Tell Beit Mirsim

      Ruins of a large Canaanite and Israelite city in the southern low hills of Judea.

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* Aerial views
* North views
* South Views
* Excavation photos


  On Tell Beit Mirsim, in the southern low hills of Judea, are ruins of a large Canaanite and Israelite city. The city was excavated in the 1920s by W.F. Albright who identified it as Kiryat Sepher or Debir (Joshua 15:15). This identification is not currently accepted by most scholars, who consider Khirbet Rabud (1KM west of Otniel) as the more likely location. One of the leading identifications is the Levitical city of Ashan, belonging to the tribes of Judah and Simeon. 1 Chronicles  6:59: “…And Ashan with her suburbs”.

Location and Aerial map:

  Tel Beit Mirsim is located 4KM north east of Kibbutz Shomria. The mound is on the east side of the border road #358, which is parallel to the separation fence.  It is on the Israeli west side, while the ruins of the Byzantine village are on the east side of the fence.

  The mound covers an area of 30 dunams (3 hectares).  The summit is at altitude of 473m above sea level, about 60m above the valley of Nahal Duma on the north side.

History of the place:

    Cities and roads during the Canaanite and Israelite periods are indicated on the Biblical Map below, with the location of Tell Beit Mirsim marked with a red square on the south east side of the green colored plains of Judea. It is located 21 km (13 miles) south west of Hebron and 13 km (8 miles) south east of Lachish.

  Although not shown in this map, there was a parallel south-north longitudinal route, built along the green colored area at the foothills of the Judean mountain area on this map. According to David Dorsey’s “The roads and highways of Ancient Israel”, a major NNE ancient road passed on the east side of Tell Beit Mirsim, connecting Beersheba to the valley of Aijalon. He marked it as “Sh1” (see pages 152-153), and it follows about the same route as modern highway #358. Many Bronze/Iron age places were constructed along this route, such as the adjacent Tell ‘Eton (marked here as Eglon) and the farther north –  Adullam.

Map of the area around Tell Beit Mirsim (marked in red) – 20C BC through 6th C BC  (based on Bible Mapper 3.0)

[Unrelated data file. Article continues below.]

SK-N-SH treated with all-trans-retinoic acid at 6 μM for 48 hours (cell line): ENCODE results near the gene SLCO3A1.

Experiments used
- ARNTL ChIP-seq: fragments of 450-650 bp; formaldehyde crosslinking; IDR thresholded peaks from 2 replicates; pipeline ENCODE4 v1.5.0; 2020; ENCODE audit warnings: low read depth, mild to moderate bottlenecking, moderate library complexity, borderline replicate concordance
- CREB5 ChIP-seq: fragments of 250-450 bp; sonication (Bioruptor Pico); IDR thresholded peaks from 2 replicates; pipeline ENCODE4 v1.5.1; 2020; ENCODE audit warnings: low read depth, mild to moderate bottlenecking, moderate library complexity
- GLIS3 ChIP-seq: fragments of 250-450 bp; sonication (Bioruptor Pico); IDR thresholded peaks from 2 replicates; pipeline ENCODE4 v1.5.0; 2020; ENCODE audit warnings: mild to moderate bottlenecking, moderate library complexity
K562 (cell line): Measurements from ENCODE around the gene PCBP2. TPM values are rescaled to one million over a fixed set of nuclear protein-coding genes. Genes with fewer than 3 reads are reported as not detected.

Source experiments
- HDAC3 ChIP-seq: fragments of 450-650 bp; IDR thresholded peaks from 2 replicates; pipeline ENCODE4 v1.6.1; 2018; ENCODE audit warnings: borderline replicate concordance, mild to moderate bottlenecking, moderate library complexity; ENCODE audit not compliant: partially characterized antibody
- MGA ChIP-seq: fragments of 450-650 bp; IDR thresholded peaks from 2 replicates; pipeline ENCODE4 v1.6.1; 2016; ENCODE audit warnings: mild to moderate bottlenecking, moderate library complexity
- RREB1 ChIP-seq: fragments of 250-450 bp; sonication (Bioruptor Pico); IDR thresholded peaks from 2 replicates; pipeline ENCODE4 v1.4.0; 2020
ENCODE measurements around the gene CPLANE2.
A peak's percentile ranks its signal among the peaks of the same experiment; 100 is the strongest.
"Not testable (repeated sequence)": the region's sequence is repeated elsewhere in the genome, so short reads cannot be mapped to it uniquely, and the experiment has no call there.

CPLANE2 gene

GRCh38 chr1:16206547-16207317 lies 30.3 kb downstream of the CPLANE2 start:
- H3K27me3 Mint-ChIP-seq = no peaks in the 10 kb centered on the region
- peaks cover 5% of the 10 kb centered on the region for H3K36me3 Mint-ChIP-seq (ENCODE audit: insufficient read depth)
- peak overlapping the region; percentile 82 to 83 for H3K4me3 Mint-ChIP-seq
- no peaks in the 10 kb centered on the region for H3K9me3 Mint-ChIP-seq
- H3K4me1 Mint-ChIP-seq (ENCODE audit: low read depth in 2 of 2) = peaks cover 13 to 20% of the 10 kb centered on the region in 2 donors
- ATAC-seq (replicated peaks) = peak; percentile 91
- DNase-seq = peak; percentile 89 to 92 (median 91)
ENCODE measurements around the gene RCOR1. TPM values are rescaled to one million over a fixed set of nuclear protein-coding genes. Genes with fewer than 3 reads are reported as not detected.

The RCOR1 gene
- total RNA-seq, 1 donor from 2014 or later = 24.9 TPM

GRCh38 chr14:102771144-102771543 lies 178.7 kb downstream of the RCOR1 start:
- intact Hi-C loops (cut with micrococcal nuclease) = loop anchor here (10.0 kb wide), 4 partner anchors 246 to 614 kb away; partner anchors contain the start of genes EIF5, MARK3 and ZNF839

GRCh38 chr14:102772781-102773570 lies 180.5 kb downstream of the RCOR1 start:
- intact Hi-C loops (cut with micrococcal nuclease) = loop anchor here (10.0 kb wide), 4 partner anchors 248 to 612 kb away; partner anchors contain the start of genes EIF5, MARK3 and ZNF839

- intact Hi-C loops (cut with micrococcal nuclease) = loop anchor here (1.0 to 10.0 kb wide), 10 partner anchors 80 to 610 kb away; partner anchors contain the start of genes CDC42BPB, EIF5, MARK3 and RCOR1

• Canaanite Period (3150-1200 BC)

     The first organized settlement started at about 2000 BC (Middle Bronze period), but was a small city. After a comparatively brief time the city was destroyed by fire. The Canaanite city was soon rebuilt, but this time (~17th Century BC) the second city was fortified by the Hyksos with very high walls (7m high), dry moat (3m deep) and a glacis.  These formidable fortifications indicate this was a royal Canaanite city  with great importance.

   The city was partially destroyed in the mid 16th century. Its defense walls were rebuilt. From that period, during the years ~1500 to 1200, the city grew bigger and seem to have flourished. It was dominated by Egypt, as attested by Egyptian findings.

  • Israelite period (1200BC-1000BC)

 The excavations revealed another destruction layer which they dated to the transition from the Bronze age to the Iron Age (13th to the 12th Century). This is the estimated time of the conquest of Joshua. After about 150 years the city was rebuilt with inferior fortifications – a 2m wide wall and smaller glacis. This indicates that the city status was degraded to a minor Israelite provisional city.

  Albright identified the site as the Biblical Kiryat Sepher or Debir (Joshua 15:15): “And he went up thence to the inhabitants of Debir: and the name of Debir before was Kirjathsepher”.

  • The Israelite Kingdom  – Iron Age II – (1000 – 586 BC)

    During the Israelite Kingdom period, between the 10th and 9th Century, the city was once again partially destroyed, although it sustained less damage than in the previous conquest. The eastern gate was breached, but then it was repaired with a higher new wall around it. The western gate was destroyed and set on fire. The excavators relate this destruction to the intrusions of Shishak, king of Egypt  (2 Chronicle 12:4):

   “And it came to pass, that in the fifth year of king Rehoboam Shishak king of Egypt came up against Jerusalem, because they had transgressed against the LORD, With twelve hundred chariots, and threescore thousand horsemen: and the people were without number that came with him out of Egypt; the Lubims, the Sukkiims, and the Ethiopians. And he took the fenced cities which pertained to Judah, and came to Jerusalem”.

  •    Assyrians (732-610 BC):

  Beit Mirsim was destroyed again at the end of the 8th Century, probably during the Assyrian conquest.

    The Assyrian empire, a rising force in the region, conquered the North Kingdom of Israel in 732BC, destroying most of the cities and villages in the land.

Assyrian forces attacking – AI generated by Bing